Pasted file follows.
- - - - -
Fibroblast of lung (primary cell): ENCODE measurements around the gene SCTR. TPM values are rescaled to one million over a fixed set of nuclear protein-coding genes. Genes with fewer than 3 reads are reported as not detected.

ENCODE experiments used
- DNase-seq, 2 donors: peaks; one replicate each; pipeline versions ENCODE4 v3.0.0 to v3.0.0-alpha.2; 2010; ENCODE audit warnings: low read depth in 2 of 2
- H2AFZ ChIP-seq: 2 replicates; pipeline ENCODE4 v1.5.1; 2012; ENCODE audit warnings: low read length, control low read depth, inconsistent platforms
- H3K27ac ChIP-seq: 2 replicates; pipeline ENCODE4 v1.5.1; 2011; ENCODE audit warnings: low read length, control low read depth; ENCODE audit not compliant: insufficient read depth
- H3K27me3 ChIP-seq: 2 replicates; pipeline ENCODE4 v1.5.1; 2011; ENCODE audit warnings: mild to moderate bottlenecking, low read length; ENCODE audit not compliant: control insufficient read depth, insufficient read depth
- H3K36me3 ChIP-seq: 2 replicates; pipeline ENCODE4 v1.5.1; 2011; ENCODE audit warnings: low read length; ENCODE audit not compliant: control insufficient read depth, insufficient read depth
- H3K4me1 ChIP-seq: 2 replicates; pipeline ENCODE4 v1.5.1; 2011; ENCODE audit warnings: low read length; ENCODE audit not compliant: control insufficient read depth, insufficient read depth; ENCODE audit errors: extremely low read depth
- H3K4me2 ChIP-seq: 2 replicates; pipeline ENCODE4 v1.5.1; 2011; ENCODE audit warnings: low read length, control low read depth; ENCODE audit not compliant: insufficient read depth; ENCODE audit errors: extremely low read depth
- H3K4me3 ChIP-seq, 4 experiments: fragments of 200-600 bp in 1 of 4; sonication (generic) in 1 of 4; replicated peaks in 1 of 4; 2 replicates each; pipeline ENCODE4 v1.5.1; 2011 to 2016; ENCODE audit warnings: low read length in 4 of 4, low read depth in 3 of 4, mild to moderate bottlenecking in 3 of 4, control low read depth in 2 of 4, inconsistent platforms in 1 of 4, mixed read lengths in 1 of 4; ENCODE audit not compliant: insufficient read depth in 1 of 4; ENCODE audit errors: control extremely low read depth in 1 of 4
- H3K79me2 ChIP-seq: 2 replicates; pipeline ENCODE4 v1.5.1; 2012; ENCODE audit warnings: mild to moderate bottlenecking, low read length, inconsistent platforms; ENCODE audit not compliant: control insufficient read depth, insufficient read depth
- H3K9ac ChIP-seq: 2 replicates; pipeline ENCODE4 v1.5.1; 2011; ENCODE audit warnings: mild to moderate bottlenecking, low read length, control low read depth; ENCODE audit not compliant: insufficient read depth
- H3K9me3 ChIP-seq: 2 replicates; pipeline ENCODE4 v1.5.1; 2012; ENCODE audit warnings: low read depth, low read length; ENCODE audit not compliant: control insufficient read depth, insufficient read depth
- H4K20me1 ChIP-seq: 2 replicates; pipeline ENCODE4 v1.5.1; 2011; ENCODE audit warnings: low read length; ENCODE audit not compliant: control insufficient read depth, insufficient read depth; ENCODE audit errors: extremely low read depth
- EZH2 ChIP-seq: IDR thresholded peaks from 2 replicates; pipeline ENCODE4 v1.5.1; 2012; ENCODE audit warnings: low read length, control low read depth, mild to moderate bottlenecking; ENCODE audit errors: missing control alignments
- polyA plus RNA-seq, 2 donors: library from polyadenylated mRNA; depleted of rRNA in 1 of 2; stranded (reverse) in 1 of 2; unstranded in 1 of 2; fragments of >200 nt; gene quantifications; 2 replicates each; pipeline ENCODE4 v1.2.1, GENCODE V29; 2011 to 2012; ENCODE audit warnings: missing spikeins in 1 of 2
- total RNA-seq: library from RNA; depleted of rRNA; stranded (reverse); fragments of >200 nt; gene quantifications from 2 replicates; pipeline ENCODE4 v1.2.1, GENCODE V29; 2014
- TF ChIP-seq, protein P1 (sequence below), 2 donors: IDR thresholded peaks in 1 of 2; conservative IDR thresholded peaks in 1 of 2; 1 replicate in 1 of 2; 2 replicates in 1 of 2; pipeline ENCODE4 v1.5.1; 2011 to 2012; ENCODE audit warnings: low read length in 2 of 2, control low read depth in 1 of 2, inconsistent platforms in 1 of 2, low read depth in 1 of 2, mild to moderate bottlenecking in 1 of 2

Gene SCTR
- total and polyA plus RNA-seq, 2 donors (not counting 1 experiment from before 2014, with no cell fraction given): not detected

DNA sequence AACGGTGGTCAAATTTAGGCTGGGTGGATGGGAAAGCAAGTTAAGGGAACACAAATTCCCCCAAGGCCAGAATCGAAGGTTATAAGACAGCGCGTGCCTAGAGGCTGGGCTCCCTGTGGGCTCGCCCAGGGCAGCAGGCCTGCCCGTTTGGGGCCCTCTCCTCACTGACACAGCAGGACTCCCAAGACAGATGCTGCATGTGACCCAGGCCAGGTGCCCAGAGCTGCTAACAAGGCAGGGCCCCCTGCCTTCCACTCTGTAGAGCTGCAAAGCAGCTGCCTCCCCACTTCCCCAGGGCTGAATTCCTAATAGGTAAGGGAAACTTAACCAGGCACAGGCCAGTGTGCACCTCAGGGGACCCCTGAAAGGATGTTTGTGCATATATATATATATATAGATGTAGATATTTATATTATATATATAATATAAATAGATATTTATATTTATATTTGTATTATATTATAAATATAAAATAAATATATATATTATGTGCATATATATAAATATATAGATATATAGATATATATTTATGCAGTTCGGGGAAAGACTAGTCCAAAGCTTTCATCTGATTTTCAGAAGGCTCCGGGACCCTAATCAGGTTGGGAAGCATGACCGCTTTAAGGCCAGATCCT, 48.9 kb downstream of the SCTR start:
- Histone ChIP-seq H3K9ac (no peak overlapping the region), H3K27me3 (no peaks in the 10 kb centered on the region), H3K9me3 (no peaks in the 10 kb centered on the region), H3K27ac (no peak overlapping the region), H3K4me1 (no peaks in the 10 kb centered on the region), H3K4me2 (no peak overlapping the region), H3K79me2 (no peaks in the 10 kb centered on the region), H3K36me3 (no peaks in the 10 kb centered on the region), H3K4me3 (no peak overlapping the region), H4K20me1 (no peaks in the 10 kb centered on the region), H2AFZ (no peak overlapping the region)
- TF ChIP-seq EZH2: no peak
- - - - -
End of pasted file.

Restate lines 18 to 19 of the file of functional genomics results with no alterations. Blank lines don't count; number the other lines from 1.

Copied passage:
- TF ChIP-seq, protein P1 (sequence below), 2 donors: IDR thresholded peaks in 1 of 2; conservative IDR thresholded peaks in 1 of 2; 1 replicate in 1 of 2; 2 replicates in 1 of 2; pipeline ENCODE4 v1.5.1; 2011 to 2012; ENCODE audit warnings: low read length in 2 of 2, control low read depth in 1 of 2, inconsistent platforms in 1 of 2, low read depth in 1 of 2, mild to moderate bottlenecking in 1 of 2

Gene SCTR